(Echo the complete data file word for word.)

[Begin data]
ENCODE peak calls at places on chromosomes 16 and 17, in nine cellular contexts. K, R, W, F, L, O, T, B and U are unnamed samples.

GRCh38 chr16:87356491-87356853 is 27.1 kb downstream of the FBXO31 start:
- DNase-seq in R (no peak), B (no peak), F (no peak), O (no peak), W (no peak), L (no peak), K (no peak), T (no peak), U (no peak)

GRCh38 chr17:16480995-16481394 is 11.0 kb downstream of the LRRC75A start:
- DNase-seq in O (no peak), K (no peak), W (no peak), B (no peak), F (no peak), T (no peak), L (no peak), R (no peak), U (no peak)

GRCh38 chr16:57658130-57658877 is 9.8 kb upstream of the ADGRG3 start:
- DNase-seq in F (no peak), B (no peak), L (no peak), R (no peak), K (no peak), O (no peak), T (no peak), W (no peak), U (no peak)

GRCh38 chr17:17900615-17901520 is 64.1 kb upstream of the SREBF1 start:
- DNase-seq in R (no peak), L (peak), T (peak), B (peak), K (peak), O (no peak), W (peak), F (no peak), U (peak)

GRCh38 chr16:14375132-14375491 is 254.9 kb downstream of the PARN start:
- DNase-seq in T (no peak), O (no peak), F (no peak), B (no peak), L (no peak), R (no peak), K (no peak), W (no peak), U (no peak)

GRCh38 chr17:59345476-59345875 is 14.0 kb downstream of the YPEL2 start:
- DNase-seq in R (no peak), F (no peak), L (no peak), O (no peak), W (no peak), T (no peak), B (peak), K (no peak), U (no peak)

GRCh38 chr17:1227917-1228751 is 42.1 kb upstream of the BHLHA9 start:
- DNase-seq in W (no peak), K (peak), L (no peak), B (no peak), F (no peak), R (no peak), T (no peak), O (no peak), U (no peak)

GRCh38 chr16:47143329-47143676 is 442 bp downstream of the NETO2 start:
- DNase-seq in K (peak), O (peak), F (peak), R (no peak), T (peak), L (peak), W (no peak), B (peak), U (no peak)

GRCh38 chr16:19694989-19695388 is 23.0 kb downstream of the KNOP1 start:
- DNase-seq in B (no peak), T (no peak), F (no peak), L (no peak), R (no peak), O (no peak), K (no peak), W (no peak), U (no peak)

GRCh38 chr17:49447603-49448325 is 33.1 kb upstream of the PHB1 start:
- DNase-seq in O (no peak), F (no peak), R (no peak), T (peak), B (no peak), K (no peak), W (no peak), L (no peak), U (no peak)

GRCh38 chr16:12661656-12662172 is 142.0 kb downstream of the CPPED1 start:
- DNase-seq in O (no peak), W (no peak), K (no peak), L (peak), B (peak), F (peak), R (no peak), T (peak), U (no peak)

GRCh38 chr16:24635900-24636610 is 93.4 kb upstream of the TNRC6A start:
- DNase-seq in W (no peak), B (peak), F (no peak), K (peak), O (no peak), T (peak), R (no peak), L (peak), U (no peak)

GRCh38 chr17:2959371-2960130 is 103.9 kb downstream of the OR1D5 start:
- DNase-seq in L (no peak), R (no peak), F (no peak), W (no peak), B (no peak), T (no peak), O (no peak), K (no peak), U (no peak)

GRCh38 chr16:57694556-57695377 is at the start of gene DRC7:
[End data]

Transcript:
ENCODE peak calls at places on chromosomes 16 and 17, in nine cellular contexts. K, R, W, F, L, O, T, B and U are unnamed samples.

GRCh38 chr16:87356491-87356853 is 27.1 kb downstream of the FBXO31 start:
- DNase-seq in R (no peak), B (no peak), F (no peak), O (no peak), W (no peak), L (no peak), K (no peak), T (no peak), U (no peak)

GRCh38 chr17:16480995-16481394 is 11.0 kb downstream of the LRRC75A start:
- DNase-seq in O (no peak), K (no peak), W (no peak), B (no peak), F (no peak), T (no peak), L (no peak), R (no peak), U (no peak)

GRCh38 chr16:57658130-57658877 is 9.8 kb upstream of the ADGRG3 start:
- DNase-seq in F (no peak), B (no peak), L (no peak), R (no peak), K (no peak), O (no peak), T (no peak), W (no peak), U (no peak)

GRCh38 chr17:17900615-17901520 is 64.1 kb upstream of the SREBF1 start:
- DNase-seq in R (no peak), L (peak), T (peak), B (peak), K (peak), O (no peak), W (peak), F (no peak), U (peak)

GRCh38 chr16:14375132-14375491 is 254.9 kb downstream of the PARN start:
- DNase-seq in T (no peak), O (no peak), F (no peak), B (no peak), L (no peak), R (no peak), K (no peak), W (no peak), U (no peak)

GRCh38 chr17:59345476-59345875 is 14.0 kb downstream of the YPEL2 start:
- DNase-seq in R (no peak), F (no peak), L (no peak), O (no peak), W (no peak), T (no peak), B (peak), K (no peak), U (no peak)

GRCh38 chr17:1227917-1228751 is 42.1 kb upstream of the BHLHA9 start:
- DNase-seq in W (no peak), K (peak), L (no peak), B (no peak), F (no peak), R (no peak), T (no peak), O (no peak), U (no peak)

GRCh38 chr16:47143329-47143676 is 442 bp downstream of the NETO2 start:
- DNase-seq in K (peak), O (peak), F (peak), R (no peak), T (peak), L (peak), W (no peak), B (peak), U (no peak)

GRCh38 chr16:19694989-19695388 is 23.0 kb downstream of the KNOP1 start:
- DNase-seq in B (no peak), T (no peak), F (no peak), L (no peak), R (no peak), O (no peak), K (no peak), W (no peak), U (no peak)

GRCh38 chr17:49447603-49448325 is 33.1 kb upstream of the PHB1 start:
- DNase-seq in O (no peak), F (no peak), R (no peak), T (peak), B (no peak), K (no peak), W (no peak), L (no peak), U (no peak)

GRCh38 chr16:12661656-12662172 is 142.0 kb downstream of the CPPED1 start:
- DNase-seq in O (no peak), W (no peak), K (no peak), L (peak), B (peak), F (peak), R (no peak), T (peak), U (no peak)

GRCh38 chr16:24635900-24636610 is 93.4 kb upstream of the TNRC6A start:
- DNase-seq in W (no peak), B (peak), F (no peak), K (peak), O (no peak), T (peak), R (no peak), L (peak), U (no peak)

GRCh38 chr17:2959371-2960130 is 103.9 kb downstream of the OR1D5 start:
- DNase-seq in L (no peak), R (no peak), F (no peak), W (no peak), B (no peak), T (no peak), O (no peak), K (no peak), U (no peak)

GRCh38 chr16:57694556-57695377 is at the start of gene DRC7: